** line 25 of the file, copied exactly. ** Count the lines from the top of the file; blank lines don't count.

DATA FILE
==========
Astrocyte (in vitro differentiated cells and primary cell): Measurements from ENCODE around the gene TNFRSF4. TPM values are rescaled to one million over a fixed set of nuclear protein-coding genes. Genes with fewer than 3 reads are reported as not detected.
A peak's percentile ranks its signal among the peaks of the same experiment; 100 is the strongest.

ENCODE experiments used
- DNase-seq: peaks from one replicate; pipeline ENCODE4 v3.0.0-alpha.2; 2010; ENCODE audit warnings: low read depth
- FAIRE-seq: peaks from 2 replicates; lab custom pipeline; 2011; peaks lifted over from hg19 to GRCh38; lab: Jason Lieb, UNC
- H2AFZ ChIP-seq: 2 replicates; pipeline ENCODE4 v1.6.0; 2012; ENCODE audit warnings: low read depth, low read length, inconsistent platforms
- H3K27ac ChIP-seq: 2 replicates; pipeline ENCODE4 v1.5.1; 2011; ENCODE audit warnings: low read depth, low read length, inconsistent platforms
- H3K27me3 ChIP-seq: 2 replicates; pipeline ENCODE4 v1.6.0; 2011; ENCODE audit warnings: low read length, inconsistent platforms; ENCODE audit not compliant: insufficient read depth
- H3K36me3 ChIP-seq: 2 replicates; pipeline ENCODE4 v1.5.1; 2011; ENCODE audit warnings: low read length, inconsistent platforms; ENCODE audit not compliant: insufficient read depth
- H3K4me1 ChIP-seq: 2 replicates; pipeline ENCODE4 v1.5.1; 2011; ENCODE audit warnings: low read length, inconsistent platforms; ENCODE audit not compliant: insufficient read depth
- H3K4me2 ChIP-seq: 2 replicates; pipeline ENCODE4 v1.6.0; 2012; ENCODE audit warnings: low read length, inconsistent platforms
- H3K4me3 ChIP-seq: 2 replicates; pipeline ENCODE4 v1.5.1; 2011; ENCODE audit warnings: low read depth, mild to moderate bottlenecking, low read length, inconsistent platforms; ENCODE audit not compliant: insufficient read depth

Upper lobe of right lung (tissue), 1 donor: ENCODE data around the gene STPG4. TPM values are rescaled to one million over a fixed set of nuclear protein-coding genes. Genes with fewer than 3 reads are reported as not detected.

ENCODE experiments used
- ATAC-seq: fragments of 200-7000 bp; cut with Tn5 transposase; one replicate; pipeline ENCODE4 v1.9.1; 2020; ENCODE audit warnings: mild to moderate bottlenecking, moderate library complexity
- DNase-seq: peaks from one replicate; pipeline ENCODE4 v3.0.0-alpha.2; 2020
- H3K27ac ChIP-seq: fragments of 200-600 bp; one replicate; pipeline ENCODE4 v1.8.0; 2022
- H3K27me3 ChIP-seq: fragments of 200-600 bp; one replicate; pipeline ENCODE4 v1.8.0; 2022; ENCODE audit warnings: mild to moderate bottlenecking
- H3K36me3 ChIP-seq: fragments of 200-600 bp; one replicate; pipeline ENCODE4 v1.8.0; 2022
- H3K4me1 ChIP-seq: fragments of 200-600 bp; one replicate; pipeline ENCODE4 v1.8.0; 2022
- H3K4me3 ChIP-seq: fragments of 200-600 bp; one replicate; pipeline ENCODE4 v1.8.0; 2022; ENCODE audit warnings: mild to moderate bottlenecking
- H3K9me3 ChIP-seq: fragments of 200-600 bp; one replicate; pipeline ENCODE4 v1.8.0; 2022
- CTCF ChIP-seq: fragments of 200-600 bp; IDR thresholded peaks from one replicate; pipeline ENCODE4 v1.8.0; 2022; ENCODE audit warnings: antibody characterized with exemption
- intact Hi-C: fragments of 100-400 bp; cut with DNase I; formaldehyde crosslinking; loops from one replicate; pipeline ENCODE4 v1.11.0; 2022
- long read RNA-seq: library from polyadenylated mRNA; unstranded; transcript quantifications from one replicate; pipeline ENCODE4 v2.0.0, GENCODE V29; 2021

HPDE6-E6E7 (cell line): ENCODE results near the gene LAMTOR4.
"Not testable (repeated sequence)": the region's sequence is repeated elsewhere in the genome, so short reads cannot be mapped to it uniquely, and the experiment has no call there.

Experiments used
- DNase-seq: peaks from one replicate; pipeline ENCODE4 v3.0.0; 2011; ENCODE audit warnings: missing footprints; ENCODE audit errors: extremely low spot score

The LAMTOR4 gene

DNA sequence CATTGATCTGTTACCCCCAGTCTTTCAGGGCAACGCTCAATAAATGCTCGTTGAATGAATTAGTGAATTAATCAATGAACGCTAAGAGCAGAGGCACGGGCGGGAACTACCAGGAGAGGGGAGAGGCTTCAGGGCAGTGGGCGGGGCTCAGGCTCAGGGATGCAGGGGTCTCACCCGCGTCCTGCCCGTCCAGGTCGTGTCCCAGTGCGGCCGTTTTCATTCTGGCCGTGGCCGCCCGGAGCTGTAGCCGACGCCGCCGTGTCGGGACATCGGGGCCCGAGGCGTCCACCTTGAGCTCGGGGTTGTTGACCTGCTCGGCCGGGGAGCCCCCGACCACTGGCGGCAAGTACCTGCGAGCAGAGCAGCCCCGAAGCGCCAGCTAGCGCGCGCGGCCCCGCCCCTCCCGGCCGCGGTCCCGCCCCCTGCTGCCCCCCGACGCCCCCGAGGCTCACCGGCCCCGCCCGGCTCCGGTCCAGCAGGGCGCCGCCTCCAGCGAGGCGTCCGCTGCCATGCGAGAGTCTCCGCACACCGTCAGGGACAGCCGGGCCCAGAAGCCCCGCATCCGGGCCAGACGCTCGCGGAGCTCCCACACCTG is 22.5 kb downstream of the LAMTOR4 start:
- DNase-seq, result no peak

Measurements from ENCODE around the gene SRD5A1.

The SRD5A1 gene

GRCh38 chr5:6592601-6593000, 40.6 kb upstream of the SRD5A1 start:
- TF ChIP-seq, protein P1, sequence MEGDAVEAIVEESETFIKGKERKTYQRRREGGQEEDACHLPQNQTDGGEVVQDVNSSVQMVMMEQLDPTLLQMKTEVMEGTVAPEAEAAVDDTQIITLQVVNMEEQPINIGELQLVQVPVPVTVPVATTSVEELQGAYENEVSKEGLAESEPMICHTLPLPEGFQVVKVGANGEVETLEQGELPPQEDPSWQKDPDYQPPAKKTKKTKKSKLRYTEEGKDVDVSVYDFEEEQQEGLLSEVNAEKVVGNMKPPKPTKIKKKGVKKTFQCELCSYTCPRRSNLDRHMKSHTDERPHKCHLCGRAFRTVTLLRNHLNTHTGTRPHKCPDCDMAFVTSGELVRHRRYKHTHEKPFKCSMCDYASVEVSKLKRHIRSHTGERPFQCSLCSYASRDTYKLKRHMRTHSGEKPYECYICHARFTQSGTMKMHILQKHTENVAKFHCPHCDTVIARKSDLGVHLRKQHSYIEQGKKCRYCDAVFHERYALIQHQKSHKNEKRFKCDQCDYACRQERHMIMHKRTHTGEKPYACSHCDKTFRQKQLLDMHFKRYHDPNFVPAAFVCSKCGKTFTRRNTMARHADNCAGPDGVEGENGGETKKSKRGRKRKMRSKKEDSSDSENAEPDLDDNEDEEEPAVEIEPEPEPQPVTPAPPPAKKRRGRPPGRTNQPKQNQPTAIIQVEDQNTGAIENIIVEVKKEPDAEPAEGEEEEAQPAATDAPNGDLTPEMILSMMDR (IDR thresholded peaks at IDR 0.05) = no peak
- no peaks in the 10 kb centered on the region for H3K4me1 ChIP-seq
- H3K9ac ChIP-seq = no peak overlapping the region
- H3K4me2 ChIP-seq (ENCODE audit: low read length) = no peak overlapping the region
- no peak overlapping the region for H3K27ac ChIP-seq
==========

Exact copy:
- long read RNA-seq: library from polyadenylated mRNA; unstranded; transcript quantifications from one replicate; pipeline ENCODE4 v2.0.0, GENCODE V29; 2021